Automated identification and network analyses in 'Acacia' pollination ecology
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Acacia trees are an important source of pollen and nectar to a wide range of savannah insects. Identifying Acacia-visiting insects and the herb pollens they also carry is essential for pollination studies but problematic as expert entomologists and palynologists are overworked. Automated identification offers a solution to this problem. The DAISY automated identification system can identify insects accurately but the pattern selection methodology has been time consuming and impractical for large applications. Two new methodological approaches are investigated that allow quicker processing or avoid wing removal. They showed great promise, identifying species with more than 90% accuracy. Pollens provide very different challenges to computer vision, they are three dimensional, often vary substantially within a single species and have complex shapes. In the initial DAISY identification of pollens accuracy was low (34% at best) so several methodological means to improve accuracy were investigated. The processing regime recommended for greatest accuracy is clean pollens, imaged with dark field microscopy and which had their relative sizes maintained. Cleaned and sized pollens were identified with 100% accuracy when only 5 pollens were considered but this fell to around 50% accuracy when 50+ pollens were considered. As most applications will require many pollens to be considered at once this is not yet a useful system for pollens. Network analysis is a recent technique in pollination ecology, well suited to pollen load analysis. The most important insects to the pollination network were all bees: Apis mellifera, Megachile and the small halictids Lipotriches and Patellapis. The damage from removing a single insect genus was generally below 5% and never more than 10% of network integrity. Removal of combinations of insects showed great tolerance to extinction, this is likely to be due to functional redundancy and nestedness of the network, with specialists visiting plants that are also visited by generalists.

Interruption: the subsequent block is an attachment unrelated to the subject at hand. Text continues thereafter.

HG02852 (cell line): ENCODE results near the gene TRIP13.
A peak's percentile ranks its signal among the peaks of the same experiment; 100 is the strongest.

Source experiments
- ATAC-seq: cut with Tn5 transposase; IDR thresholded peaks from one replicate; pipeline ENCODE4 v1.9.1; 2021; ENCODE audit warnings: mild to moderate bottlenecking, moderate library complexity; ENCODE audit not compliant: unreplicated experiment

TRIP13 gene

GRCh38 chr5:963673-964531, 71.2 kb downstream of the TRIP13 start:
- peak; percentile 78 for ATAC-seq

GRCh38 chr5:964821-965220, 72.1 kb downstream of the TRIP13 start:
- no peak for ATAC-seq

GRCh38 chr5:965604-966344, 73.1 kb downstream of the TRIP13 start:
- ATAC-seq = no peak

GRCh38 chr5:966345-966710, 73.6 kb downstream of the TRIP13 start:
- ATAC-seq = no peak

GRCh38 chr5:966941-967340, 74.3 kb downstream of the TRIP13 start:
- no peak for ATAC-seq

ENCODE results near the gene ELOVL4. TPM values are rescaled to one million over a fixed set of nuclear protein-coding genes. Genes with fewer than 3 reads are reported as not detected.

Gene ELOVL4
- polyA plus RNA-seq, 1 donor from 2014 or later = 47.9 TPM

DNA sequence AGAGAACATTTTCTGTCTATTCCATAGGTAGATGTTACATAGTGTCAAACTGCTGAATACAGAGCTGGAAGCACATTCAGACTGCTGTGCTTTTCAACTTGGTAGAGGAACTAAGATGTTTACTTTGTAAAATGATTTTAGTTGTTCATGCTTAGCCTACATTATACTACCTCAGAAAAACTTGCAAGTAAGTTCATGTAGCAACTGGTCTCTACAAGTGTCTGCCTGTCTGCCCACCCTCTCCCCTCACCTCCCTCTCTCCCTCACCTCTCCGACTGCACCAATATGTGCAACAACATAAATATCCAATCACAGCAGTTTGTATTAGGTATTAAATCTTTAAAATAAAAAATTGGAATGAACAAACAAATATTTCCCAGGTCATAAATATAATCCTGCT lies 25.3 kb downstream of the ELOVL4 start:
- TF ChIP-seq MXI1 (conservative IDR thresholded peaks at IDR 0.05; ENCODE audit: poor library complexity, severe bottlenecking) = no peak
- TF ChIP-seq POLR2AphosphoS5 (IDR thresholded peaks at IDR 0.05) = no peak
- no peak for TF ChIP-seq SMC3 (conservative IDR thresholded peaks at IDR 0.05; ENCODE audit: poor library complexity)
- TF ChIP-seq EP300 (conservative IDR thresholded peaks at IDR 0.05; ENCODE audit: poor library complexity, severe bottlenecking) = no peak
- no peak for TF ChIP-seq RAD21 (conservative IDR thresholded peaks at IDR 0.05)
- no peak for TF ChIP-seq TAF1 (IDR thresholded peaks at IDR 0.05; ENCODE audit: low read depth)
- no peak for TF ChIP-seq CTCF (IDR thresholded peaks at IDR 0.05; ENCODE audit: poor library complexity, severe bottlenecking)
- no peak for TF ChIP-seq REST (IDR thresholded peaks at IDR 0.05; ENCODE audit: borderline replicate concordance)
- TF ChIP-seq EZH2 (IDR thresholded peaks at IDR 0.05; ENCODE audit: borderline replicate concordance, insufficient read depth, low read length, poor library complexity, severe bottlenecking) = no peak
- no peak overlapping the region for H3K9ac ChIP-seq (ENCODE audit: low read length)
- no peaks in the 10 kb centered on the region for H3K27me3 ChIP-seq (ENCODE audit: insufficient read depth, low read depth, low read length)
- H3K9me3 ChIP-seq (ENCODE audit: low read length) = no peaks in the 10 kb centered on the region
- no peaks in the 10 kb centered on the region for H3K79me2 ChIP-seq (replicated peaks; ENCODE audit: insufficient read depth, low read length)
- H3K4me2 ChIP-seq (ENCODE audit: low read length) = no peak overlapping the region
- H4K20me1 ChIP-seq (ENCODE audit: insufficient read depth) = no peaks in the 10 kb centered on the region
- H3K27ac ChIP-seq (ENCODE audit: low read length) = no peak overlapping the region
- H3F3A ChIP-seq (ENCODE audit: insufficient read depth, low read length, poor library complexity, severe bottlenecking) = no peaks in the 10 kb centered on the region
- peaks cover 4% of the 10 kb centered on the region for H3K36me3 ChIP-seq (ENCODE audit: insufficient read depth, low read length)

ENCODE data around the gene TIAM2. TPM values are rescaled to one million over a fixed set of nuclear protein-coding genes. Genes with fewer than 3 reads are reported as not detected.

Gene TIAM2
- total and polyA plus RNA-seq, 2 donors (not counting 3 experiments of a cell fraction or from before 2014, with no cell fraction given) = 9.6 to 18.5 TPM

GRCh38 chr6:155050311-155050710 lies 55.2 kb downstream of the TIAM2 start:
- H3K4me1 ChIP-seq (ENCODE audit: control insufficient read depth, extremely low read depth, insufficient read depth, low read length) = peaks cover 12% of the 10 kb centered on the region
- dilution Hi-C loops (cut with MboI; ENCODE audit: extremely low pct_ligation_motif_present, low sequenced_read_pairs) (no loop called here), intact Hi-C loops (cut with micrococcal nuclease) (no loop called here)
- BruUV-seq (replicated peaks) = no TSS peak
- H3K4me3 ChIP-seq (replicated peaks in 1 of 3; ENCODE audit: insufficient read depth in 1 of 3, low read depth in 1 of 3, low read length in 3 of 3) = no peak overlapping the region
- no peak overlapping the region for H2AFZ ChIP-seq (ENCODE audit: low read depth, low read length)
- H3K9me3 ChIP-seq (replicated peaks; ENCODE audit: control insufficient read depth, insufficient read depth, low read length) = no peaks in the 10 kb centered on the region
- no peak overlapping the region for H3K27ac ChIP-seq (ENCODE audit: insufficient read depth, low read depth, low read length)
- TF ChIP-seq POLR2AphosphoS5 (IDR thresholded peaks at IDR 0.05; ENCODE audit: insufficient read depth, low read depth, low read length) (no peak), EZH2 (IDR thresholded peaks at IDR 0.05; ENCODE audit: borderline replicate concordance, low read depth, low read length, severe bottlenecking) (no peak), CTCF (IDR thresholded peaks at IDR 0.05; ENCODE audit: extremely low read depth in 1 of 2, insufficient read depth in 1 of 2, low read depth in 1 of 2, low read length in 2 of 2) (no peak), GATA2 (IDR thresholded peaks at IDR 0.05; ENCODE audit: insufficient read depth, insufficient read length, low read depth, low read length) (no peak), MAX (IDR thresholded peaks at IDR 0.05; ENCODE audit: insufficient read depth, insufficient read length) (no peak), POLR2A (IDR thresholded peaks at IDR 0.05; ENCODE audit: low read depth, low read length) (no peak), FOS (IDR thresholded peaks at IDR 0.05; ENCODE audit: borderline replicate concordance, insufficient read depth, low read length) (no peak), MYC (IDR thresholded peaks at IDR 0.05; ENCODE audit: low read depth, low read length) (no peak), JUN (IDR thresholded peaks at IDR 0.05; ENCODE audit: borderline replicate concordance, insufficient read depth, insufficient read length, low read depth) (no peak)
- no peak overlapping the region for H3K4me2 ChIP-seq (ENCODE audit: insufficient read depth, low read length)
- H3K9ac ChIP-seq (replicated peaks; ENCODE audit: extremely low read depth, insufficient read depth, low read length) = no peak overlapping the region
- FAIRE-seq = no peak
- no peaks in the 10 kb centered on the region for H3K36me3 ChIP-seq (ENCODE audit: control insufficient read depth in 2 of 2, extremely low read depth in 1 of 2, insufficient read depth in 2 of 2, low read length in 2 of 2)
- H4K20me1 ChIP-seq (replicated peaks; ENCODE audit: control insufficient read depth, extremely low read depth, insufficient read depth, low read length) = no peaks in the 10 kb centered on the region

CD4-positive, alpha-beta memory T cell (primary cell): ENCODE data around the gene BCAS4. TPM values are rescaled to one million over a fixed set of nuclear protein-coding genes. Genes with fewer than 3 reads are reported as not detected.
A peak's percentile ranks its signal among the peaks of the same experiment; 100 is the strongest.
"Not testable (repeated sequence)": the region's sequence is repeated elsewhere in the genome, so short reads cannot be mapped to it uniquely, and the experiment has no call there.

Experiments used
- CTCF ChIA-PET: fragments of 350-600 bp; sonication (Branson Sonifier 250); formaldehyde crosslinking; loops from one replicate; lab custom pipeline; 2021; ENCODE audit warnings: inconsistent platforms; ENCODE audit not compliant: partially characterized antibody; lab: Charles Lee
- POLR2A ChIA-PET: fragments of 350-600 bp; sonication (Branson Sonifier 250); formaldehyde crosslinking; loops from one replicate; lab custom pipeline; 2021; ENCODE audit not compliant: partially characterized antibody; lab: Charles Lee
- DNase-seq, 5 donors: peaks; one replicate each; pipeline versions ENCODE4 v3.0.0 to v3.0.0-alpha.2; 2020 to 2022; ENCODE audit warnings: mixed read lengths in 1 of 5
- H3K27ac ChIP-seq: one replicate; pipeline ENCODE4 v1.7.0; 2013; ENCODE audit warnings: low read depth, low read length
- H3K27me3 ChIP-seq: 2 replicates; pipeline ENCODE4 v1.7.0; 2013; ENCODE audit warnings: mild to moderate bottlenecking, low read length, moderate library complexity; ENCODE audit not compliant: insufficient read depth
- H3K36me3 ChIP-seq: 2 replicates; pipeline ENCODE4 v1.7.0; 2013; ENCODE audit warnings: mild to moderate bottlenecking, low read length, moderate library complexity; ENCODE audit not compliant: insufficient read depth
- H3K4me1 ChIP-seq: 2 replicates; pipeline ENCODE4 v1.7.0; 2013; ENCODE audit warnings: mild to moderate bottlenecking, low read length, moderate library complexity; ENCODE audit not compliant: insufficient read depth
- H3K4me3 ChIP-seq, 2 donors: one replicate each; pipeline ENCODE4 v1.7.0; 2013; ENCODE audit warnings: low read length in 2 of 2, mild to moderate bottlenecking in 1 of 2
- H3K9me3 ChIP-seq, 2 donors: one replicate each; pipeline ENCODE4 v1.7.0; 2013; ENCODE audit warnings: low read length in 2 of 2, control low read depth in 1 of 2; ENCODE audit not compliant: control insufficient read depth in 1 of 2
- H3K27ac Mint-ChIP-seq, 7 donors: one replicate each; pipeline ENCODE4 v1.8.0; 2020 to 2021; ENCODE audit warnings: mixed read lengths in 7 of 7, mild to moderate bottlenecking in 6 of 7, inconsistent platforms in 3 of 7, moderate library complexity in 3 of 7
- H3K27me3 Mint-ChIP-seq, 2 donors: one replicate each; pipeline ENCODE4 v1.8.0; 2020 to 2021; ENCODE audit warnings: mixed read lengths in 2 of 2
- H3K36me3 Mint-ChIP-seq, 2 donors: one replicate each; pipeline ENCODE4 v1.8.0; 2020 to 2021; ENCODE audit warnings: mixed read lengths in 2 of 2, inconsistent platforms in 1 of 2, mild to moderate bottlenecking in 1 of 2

Thesis, MPhil Master of Philosophy
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